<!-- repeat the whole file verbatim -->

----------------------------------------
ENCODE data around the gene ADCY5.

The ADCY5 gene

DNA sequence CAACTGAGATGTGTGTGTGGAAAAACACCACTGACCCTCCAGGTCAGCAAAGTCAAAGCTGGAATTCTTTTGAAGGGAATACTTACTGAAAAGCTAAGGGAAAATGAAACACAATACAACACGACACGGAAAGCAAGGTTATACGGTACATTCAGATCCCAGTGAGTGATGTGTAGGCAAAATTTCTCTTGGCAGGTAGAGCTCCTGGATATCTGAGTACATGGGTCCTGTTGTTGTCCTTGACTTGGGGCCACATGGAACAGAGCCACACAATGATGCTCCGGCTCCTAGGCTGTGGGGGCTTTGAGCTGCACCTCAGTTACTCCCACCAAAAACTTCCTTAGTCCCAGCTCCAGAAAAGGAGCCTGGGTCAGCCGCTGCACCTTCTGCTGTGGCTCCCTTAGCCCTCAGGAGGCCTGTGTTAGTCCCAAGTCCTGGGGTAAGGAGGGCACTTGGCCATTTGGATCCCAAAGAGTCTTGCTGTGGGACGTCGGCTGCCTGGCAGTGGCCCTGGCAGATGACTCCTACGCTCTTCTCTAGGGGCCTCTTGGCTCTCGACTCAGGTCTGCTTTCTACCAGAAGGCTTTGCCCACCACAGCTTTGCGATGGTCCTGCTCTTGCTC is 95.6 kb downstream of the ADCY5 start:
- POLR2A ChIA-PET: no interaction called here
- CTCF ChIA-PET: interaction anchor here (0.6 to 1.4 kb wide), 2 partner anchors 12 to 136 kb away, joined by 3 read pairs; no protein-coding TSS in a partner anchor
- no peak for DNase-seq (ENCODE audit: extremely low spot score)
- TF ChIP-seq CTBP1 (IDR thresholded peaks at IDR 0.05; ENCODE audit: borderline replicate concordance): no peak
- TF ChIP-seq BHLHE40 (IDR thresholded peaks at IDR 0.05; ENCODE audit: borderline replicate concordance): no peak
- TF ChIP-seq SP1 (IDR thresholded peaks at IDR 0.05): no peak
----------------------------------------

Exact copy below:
ENCODE data around the gene ADCY5.

The ADCY5 gene

DNA sequence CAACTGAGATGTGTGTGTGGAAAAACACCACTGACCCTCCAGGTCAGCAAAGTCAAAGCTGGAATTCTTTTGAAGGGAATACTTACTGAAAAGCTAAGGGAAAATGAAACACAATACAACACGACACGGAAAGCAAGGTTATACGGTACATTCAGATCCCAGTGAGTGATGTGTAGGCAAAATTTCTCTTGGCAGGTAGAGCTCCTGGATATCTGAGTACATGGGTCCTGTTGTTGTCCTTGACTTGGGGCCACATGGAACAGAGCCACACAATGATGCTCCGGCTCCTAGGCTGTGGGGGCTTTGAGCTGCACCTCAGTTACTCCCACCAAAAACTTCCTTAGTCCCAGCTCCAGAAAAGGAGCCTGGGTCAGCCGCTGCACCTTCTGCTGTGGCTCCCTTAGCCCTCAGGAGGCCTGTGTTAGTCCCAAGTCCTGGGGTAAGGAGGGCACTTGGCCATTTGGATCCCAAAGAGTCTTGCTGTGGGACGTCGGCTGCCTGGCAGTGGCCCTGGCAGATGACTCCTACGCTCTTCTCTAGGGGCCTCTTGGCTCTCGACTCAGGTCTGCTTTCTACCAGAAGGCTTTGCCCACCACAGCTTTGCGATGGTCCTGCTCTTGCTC is 95.6 kb downstream of the ADCY5 start:
- POLR2A ChIA-PET: no interaction called here
- CTCF ChIA-PET: interaction anchor here (0.6 to 1.4 kb wide), 2 partner anchors 12 to 136 kb away, joined by 3 read pairs; no protein-coding TSS in a partner anchor
- no peak for DNase-seq (ENCODE audit: extremely low spot score)
- TF ChIP-seq CTBP1 (IDR thresholded peaks at IDR 0.05; ENCODE audit: borderline replicate concordance): no peak
- TF ChIP-seq BHLHE40 (IDR thresholded peaks at IDR 0.05; ENCODE audit: borderline replicate concordance): no peak
- TF ChIP-seq SP1 (IDR thresholded peaks at IDR 0.05): no peak